25 Oct 23
MPs have given the Renters Reform Bill its Second Reading – a procedure which means it now continues into the Committee Stage, at which it will undergo line-by-line scrutiny.
No vote was taken, as is common at the end of this stage of parliamentary business.
Opening the debate Housing Secretary Michael Gove repeatedly spoke of the need to balance the needs of tenants and landlords in the progress of the Bill; he acknowledged issues with the existing Bill for the student market and committed to regulating student housing appropriately.
The role of the justice system was central to the debate and several responses reiterated the need to make the courts fit for purpose before Section 21 is abolished – a point the Housing Secretary made over the weekend in a letter to the Select Committee on Housing.
However, he repeated the government was committed to the removal of Section 21 to prevent bad landlords from intimidating tenants, silencing those complaining about poor standards of housing and the need for repairs.
Alongside this there was a commitment to strengthening provisions under Section 8 to reliably regain possession where necessary, lowering the threshold to prove anti-social behaviour and tackling unscrupulous tenants who abuse provisions to protect the vulnerable.
Angela Rayner, the shadow housing secretary, told MPs: “The government has betrayed renters with this grubby deal [to delay the abolition of Section 21] with the Tory backbenches. The Conservatives’ long-promised ban on no-fault evictions has majority and cross-party support across the house, but this flip-flop kicks it into the long grass. Having broken the justice system, they are now using their own failure to indefinitely delay keeping their promises to renters in the most underhand way. This comes at a heavy price for renters who have been let down for too long already.”
But closing the debate her junior shadow housing minister, Matthew Pennycook, said: “We will work with the government on this Bill but make no mistake we will be pushing to strengthen it to the benefit of private tenants who have been waiting too long for this piece of meaningful legislation.”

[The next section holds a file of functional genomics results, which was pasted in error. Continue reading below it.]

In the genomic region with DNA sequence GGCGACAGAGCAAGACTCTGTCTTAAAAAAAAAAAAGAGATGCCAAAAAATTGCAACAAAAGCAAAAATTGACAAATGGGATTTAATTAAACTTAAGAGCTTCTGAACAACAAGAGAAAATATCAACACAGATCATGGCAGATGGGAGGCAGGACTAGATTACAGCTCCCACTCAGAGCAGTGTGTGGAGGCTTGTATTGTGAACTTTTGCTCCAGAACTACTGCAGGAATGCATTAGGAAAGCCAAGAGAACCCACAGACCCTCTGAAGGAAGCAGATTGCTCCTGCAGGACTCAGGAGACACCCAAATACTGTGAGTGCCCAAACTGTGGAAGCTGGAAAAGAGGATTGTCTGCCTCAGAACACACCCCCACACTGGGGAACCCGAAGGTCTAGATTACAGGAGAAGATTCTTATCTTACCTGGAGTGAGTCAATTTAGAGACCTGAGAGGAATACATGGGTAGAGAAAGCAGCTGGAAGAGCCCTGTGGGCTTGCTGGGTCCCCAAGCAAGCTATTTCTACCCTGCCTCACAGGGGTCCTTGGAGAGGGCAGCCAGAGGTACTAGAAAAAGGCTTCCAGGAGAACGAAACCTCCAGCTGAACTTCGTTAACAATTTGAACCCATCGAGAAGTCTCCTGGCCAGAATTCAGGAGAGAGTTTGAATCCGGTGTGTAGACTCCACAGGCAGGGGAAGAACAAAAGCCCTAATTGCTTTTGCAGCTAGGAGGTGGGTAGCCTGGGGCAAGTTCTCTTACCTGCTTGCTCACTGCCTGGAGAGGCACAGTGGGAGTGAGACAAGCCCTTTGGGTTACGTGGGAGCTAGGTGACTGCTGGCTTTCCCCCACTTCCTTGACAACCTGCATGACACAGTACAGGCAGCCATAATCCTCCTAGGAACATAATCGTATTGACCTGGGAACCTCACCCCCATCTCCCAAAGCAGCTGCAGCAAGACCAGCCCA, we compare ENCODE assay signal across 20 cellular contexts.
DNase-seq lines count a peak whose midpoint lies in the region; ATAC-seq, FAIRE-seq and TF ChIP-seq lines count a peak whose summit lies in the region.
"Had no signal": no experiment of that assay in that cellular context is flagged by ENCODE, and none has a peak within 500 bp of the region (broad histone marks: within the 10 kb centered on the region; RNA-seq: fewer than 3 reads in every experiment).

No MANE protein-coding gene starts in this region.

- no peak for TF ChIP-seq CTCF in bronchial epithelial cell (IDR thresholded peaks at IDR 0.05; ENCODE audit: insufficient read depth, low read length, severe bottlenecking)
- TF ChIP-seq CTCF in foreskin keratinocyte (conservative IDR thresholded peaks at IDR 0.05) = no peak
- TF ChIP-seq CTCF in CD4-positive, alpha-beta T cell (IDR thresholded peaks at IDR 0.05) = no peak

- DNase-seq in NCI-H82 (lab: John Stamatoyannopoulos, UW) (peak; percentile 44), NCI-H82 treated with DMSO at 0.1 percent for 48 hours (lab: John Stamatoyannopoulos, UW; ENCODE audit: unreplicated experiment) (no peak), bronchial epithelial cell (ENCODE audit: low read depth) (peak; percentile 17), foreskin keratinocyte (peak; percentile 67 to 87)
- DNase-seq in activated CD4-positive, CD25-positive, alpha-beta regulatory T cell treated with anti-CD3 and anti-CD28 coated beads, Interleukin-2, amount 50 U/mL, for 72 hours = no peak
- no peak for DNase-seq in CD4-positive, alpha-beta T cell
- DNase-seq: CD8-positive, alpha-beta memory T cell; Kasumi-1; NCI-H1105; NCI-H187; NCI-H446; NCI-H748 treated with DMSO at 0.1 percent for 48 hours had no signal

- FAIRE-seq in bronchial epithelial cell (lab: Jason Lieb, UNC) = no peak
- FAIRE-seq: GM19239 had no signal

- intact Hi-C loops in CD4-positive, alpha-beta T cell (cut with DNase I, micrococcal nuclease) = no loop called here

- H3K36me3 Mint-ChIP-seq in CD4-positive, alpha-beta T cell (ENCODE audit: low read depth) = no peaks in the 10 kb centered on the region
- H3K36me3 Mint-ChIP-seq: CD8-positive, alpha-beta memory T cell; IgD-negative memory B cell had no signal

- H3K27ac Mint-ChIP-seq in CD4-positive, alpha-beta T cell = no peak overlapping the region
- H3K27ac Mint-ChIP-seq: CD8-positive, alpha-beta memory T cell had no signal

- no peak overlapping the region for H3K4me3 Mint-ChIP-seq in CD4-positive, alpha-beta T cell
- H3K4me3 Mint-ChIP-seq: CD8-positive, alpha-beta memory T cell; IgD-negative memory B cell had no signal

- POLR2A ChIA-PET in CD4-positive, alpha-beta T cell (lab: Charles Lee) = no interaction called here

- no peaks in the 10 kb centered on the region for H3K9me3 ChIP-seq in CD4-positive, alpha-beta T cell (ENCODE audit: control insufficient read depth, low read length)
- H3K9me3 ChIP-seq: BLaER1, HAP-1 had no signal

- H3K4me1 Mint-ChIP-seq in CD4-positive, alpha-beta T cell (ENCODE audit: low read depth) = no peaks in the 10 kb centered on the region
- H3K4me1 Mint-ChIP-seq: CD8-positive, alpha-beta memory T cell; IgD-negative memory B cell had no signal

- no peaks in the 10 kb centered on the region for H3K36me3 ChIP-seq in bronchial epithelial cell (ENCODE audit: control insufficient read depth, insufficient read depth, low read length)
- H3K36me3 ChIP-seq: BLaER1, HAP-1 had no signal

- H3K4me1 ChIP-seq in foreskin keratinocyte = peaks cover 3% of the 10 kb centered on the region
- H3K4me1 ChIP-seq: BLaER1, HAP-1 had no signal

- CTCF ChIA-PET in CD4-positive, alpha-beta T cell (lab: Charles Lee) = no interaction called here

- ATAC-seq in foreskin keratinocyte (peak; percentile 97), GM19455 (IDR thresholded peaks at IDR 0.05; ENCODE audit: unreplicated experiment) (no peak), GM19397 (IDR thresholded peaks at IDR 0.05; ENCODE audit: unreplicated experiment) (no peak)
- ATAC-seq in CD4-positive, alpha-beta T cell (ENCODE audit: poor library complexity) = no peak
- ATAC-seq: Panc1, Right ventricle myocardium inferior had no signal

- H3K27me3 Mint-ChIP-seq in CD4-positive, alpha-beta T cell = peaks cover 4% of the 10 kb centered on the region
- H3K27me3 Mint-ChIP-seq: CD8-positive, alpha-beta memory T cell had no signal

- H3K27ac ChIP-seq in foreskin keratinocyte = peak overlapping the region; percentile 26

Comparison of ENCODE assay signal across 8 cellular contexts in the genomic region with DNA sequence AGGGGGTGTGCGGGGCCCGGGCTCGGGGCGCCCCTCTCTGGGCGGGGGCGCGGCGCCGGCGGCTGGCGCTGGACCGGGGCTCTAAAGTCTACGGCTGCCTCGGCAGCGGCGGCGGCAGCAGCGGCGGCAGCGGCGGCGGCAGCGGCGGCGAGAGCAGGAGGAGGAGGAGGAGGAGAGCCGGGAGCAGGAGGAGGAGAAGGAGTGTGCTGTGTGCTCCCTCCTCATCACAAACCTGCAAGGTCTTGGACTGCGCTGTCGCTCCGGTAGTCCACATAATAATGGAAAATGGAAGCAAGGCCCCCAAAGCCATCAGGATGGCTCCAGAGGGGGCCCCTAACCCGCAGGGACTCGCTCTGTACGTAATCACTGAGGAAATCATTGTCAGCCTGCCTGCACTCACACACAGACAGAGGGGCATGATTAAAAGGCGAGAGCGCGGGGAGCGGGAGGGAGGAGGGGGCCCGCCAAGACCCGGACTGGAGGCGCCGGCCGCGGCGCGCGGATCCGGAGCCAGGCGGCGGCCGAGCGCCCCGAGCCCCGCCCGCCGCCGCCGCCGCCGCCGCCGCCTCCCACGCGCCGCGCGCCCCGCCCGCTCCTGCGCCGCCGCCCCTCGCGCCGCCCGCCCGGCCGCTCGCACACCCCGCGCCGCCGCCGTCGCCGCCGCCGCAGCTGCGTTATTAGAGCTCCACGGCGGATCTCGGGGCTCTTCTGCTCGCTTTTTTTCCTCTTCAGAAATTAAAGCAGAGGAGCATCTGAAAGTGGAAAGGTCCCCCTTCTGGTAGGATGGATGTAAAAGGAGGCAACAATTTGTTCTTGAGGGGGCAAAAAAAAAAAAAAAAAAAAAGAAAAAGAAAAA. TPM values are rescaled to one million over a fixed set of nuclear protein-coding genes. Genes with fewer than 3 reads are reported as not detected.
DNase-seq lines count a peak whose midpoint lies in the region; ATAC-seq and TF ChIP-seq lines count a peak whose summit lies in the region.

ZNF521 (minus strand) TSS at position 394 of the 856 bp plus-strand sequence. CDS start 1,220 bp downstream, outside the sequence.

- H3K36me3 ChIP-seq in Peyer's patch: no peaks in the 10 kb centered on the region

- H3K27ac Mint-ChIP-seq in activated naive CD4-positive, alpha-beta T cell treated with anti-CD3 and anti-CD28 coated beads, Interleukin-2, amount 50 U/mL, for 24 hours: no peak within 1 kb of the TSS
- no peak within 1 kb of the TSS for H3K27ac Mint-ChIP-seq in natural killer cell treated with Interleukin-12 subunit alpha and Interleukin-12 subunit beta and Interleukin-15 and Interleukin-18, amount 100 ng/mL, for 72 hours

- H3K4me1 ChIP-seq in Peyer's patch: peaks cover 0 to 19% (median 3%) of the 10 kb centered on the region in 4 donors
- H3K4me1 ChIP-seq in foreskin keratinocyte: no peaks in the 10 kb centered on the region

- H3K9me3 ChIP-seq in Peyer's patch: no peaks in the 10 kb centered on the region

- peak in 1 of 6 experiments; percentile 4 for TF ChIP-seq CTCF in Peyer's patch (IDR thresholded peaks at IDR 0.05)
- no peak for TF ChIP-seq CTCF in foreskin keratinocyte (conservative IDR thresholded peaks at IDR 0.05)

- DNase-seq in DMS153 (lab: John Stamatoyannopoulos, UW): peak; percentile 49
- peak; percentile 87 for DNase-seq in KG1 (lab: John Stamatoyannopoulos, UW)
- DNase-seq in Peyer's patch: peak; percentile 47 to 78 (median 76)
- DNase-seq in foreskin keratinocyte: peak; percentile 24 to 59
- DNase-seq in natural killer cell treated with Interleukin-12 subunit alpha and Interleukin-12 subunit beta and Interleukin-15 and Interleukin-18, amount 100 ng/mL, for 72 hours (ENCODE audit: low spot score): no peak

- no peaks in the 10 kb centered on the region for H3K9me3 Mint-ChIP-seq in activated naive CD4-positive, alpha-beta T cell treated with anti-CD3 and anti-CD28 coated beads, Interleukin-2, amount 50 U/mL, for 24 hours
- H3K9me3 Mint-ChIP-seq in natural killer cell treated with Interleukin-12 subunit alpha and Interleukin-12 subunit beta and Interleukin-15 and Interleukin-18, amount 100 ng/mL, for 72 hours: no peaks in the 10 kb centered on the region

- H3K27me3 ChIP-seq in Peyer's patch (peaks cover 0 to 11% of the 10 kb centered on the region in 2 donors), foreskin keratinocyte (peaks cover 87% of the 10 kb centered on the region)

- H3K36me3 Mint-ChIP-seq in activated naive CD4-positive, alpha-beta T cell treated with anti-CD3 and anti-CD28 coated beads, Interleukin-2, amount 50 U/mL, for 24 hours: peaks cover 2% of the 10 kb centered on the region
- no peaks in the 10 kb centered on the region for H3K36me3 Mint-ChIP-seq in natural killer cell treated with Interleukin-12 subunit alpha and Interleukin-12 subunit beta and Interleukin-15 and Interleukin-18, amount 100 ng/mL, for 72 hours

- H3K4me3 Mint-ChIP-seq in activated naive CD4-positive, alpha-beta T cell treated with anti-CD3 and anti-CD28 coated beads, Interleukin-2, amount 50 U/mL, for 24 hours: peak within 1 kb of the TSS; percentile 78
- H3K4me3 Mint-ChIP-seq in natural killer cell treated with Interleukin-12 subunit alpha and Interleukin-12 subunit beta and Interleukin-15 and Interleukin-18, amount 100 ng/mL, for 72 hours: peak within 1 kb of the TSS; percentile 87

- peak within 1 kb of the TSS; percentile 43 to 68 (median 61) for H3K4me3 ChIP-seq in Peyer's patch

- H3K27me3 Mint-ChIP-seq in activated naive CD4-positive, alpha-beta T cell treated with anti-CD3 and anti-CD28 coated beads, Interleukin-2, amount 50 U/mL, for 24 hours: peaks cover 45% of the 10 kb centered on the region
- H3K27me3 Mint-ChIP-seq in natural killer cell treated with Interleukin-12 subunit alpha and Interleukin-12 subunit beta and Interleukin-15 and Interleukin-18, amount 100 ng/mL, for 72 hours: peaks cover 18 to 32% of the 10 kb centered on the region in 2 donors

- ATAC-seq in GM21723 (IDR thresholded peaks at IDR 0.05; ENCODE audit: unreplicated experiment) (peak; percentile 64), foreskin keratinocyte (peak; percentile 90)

Labour has made it clear it will be pushing for measures that go beyond those already in the Bill, particularly on an expansion of rent repayment orders; amending possession grounds to protect tenants against ‘no fault’ evictions; and the outlawing of blanket bans on landlords accepting tenants with children or who are in receipt of benefits.
Former Labour leader Jeremy Corbyn – now an independent MP – called for rent controls and strengthening of some provisions in the Bill; these were rejected by Michael Gove.
Timothy Douglas, Head of Policy and Campaigns at Propertymark, says: “It is clear that more needs to be done to get the balance right for landlords, agents and tenants. Outstanding questions need to be answered about the role of a reformed judicial system.
“The UK Government have failed to take seriously the potential impact and the unintended consequences of the removal of Section 21 and the impact this could have on landlords exiting the market, which will do nothing to tackle the demand crisis in the private rented sector. It is important that the details are published and shared.
“The UK Government has listened to the concerns of our members with the need for special requirements for the student market, which is welcome, and many MPs outlined how the Bill can be strengthened through a review and reversal of recent tax changes, raising the Local Housing Allowance and local authority capacity to enforce legislation – issues that Propertymark has consistently raised.
“Propertymark will engage further at Committee Stage to ensure the Bill is evidence based and the role of property agents is incorporated fairly within the introduction of a new Ombudsman for landlords, and agents can play a full role in increasing property standards.”
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